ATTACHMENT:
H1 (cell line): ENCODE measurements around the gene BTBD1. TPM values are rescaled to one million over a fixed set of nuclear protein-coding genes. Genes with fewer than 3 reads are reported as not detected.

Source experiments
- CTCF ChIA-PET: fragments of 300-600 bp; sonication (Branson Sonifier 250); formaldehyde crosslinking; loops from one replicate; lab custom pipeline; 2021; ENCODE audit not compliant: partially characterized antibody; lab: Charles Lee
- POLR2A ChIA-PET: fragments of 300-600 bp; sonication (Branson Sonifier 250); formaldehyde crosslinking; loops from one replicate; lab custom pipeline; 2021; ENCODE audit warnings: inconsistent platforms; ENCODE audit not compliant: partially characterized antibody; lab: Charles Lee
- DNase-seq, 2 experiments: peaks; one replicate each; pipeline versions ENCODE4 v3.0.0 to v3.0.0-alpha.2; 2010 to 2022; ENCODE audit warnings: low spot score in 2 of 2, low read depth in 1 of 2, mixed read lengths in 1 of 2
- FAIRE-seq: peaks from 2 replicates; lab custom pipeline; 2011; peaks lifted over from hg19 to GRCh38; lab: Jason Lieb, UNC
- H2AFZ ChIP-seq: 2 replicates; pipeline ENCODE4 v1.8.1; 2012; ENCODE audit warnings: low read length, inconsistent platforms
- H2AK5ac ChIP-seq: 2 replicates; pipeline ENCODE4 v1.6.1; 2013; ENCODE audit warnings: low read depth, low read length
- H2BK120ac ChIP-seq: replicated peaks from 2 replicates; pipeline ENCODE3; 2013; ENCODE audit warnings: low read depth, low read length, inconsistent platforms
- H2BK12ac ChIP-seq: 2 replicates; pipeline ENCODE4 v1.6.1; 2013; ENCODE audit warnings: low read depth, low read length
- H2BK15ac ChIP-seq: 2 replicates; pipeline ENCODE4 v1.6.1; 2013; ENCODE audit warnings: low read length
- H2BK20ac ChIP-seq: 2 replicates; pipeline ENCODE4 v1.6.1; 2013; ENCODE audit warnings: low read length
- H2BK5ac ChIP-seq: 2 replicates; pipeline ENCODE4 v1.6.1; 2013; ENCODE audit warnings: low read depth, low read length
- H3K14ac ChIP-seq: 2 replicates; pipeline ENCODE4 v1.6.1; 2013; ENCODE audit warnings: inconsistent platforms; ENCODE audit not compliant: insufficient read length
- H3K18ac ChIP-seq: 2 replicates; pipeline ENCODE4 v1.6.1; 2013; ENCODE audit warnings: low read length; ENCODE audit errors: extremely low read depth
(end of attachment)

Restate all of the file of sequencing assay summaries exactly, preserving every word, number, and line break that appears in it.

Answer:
H1 (cell line): ENCODE measurements around the gene BTBD1. TPM values are rescaled to one million over a fixed set of nuclear protein-coding genes. Genes with fewer than 3 reads are reported as not detected.

Source experiments
- CTCF ChIA-PET: fragments of 300-600 bp; sonication (Branson Sonifier 250); formaldehyde crosslinking; loops from one replicate; lab custom pipeline; 2021; ENCODE audit not compliant: partially characterized antibody; lab: Charles Lee
- POLR2A ChIA-PET: fragments of 300-600 bp; sonication (Branson Sonifier 250); formaldehyde crosslinking; loops from one replicate; lab custom pipeline; 2021; ENCODE audit warnings: inconsistent platforms; ENCODE audit not compliant: partially characterized antibody; lab: Charles Lee
- DNase-seq, 2 experiments: peaks; one replicate each; pipeline versions ENCODE4 v3.0.0 to v3.0.0-alpha.2; 2010 to 2022; ENCODE audit warnings: low spot score in 2 of 2, low read depth in 1 of 2, mixed read lengths in 1 of 2
- FAIRE-seq: peaks from 2 replicates; lab custom pipeline; 2011; peaks lifted over from hg19 to GRCh38; lab: Jason Lieb, UNC
- H2AFZ ChIP-seq: 2 replicates; pipeline ENCODE4 v1.8.1; 2012; ENCODE audit warnings: low read length, inconsistent platforms
- H2AK5ac ChIP-seq: 2 replicates; pipeline ENCODE4 v1.6.1; 2013; ENCODE audit warnings: low read depth, low read length
- H2BK120ac ChIP-seq: replicated peaks from 2 replicates; pipeline ENCODE3; 2013; ENCODE audit warnings: low read depth, low read length, inconsistent platforms
- H2BK12ac ChIP-seq: 2 replicates; pipeline ENCODE4 v1.6.1; 2013; ENCODE audit warnings: low read depth, low read length
- H2BK15ac ChIP-seq: 2 replicates; pipeline ENCODE4 v1.6.1; 2013; ENCODE audit warnings: low read length
- H2BK20ac ChIP-seq: 2 replicates; pipeline ENCODE4 v1.6.1; 2013; ENCODE audit warnings: low read length
- H2BK5ac ChIP-seq: 2 replicates; pipeline ENCODE4 v1.6.1; 2013; ENCODE audit warnings: low read depth, low read length
- H3K14ac ChIP-seq: 2 replicates; pipeline ENCODE4 v1.6.1; 2013; ENCODE audit warnings: inconsistent platforms; ENCODE audit not compliant: insufficient read length
- H3K18ac ChIP-seq: 2 replicates; pipeline ENCODE4 v1.6.1; 2013; ENCODE audit warnings: low read length; ENCODE audit errors: extremely low read depth